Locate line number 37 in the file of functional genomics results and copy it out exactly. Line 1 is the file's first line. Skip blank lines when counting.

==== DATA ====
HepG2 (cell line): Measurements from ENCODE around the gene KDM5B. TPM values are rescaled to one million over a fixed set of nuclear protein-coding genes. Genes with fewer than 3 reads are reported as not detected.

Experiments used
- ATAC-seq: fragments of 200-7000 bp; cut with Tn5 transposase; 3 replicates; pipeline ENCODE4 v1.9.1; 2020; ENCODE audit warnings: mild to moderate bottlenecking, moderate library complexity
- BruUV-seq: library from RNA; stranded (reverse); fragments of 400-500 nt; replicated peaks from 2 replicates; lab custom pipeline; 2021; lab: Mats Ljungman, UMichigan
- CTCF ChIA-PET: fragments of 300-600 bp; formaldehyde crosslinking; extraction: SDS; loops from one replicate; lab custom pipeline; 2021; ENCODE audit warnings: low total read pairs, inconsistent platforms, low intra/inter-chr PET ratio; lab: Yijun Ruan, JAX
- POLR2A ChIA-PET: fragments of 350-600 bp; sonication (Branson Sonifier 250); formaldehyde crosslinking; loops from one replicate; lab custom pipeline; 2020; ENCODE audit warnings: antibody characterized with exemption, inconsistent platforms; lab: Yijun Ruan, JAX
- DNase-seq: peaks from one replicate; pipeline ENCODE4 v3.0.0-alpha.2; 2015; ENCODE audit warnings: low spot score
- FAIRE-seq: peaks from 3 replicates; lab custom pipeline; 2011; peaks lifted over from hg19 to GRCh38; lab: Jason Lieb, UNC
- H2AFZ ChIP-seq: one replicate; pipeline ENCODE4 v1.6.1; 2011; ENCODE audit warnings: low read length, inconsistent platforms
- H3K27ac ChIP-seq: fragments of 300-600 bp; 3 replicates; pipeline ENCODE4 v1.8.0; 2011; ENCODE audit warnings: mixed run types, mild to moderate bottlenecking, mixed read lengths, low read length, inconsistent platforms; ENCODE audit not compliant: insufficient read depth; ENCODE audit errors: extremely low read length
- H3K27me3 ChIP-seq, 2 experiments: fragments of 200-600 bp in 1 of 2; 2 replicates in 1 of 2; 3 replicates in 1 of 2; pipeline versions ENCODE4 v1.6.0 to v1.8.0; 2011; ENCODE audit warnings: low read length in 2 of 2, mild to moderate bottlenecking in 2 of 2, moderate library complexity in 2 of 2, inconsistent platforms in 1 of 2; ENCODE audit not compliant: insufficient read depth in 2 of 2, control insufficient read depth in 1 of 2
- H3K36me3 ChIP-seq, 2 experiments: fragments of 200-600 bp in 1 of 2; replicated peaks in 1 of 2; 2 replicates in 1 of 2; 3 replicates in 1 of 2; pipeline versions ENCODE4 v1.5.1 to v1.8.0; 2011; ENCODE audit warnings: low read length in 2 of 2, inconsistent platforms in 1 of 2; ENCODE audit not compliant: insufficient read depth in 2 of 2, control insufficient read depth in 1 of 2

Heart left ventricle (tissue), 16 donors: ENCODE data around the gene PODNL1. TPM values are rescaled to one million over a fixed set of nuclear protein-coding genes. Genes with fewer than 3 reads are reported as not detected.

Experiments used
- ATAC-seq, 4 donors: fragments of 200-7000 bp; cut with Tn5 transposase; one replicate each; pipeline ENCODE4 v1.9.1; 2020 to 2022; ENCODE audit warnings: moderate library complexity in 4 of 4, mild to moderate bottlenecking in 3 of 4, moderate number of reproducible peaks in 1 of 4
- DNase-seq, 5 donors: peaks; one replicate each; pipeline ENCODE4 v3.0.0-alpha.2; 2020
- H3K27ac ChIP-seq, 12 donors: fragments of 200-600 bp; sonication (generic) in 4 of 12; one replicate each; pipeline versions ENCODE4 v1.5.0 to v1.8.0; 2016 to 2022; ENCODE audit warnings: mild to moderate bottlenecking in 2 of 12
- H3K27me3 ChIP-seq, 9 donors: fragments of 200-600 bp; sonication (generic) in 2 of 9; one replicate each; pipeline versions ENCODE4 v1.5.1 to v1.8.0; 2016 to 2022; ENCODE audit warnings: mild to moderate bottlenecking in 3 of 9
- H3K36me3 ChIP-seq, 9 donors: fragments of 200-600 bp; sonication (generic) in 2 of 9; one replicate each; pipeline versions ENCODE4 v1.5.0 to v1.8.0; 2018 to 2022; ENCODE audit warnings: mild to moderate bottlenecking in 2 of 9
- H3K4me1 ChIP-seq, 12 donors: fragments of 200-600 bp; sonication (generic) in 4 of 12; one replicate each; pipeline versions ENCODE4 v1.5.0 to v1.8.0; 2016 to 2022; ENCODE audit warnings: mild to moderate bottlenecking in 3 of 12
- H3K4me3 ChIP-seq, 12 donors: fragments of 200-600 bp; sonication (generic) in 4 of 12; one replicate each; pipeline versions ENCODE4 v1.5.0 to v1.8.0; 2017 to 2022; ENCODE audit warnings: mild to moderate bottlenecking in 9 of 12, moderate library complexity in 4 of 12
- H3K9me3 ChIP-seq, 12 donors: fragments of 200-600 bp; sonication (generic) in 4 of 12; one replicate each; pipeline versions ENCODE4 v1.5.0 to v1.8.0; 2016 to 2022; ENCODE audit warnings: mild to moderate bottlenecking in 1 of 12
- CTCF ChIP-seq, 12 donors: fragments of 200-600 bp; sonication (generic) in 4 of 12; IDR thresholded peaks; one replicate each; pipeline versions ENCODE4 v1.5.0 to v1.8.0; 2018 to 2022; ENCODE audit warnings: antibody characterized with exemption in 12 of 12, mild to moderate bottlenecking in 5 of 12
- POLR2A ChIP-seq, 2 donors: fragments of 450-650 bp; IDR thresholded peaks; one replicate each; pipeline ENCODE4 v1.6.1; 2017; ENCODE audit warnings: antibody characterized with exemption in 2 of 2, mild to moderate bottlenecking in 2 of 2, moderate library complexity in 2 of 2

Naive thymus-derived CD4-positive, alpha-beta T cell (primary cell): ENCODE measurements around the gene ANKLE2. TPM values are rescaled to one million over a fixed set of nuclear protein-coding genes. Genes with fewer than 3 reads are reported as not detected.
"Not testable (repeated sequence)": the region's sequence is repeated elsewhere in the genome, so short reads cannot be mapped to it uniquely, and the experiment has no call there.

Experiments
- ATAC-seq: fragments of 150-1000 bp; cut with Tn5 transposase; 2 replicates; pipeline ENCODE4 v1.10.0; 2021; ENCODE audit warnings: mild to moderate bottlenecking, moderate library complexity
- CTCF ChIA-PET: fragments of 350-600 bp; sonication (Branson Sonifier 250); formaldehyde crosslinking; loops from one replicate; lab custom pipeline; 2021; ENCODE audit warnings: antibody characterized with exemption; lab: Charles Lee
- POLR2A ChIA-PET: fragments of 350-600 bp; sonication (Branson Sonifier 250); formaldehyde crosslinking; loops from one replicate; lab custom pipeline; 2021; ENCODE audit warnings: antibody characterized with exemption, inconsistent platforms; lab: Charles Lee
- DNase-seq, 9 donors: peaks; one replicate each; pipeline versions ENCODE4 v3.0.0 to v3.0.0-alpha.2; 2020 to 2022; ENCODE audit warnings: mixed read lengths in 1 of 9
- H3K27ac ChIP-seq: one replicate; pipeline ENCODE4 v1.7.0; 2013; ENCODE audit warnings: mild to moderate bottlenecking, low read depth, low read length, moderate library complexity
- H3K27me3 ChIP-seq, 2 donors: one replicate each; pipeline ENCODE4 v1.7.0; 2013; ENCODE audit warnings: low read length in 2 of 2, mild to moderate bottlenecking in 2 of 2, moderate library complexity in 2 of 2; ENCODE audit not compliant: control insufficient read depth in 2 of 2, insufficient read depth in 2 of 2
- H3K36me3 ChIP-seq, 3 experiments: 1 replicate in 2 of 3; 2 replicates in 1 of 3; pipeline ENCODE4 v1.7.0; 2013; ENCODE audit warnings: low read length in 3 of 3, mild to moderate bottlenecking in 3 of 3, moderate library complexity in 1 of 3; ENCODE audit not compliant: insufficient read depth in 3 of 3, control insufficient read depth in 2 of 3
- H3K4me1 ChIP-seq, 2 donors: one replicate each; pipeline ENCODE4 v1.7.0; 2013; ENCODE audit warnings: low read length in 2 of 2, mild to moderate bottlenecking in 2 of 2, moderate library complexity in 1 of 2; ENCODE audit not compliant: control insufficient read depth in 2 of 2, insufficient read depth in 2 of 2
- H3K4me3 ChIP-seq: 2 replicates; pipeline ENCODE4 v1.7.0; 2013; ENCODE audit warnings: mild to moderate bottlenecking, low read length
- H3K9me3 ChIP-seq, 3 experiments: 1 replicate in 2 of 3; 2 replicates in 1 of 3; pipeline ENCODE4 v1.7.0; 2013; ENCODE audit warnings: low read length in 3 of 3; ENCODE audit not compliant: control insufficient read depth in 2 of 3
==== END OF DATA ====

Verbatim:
- H3K9me3 ChIP-seq, 3 experiments: 1 replicate in 2 of 3; 2 replicates in 1 of 3; pipeline ENCODE4 v1.7.0; 2013; ENCODE audit warnings: low read length in 3 of 3; ENCODE audit not compliant: control insufficient read depth in 2 of 3